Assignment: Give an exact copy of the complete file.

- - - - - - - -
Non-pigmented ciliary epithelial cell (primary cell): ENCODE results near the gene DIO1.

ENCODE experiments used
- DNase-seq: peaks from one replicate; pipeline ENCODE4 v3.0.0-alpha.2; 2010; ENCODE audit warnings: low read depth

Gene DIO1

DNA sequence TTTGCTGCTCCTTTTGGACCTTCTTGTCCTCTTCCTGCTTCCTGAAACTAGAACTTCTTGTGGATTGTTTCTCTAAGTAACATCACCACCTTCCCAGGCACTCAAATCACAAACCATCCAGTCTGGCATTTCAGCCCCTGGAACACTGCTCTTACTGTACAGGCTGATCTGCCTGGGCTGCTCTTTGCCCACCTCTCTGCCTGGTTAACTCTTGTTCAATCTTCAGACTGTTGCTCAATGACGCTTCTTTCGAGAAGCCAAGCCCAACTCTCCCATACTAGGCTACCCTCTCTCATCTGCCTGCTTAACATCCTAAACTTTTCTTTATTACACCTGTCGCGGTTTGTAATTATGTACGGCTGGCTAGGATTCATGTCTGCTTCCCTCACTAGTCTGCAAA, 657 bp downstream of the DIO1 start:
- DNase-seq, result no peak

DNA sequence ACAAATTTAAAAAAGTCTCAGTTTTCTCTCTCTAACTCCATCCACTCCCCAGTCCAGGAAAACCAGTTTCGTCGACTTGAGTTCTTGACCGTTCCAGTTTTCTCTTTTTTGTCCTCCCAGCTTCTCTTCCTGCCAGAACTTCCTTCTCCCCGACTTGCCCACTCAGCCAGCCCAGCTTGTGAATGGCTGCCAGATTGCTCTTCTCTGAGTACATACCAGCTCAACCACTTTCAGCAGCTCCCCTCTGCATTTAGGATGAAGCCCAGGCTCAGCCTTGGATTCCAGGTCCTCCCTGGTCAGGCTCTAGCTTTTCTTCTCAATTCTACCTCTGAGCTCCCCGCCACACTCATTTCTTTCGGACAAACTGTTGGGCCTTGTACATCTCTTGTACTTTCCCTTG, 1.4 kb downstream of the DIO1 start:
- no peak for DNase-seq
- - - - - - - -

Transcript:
Non-pigmented ciliary epithelial cell (primary cell): ENCODE results near the gene DIO1.

ENCODE experiments used
- DNase-seq: peaks from one replicate; pipeline ENCODE4 v3.0.0-alpha.2; 2010; ENCODE audit warnings: low read depth

Gene DIO1

DNA sequence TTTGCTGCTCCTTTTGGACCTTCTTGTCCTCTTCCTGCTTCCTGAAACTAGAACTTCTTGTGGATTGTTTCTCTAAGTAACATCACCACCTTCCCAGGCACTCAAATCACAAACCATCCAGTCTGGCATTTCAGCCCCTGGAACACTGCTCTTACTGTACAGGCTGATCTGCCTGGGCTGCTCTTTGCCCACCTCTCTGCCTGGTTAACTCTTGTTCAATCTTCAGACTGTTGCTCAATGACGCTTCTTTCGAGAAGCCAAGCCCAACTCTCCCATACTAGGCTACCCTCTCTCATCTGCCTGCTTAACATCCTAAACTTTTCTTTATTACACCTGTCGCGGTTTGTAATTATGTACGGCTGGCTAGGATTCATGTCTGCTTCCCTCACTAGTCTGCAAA, 657 bp downstream of the DIO1 start:
- DNase-seq, result no peak

DNA sequence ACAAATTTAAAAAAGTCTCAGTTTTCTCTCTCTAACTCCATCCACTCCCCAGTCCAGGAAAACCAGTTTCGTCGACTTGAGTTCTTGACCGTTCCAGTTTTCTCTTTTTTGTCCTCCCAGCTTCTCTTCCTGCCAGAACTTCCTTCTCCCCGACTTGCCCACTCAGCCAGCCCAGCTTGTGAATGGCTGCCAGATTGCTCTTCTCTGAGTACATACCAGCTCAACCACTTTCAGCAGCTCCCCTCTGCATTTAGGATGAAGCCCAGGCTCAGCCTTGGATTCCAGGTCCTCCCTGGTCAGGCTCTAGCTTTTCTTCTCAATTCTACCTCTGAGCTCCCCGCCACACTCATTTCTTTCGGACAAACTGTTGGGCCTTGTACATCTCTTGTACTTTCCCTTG, 1.4 kb downstream of the DIO1 start:
- no peak for DNase-seq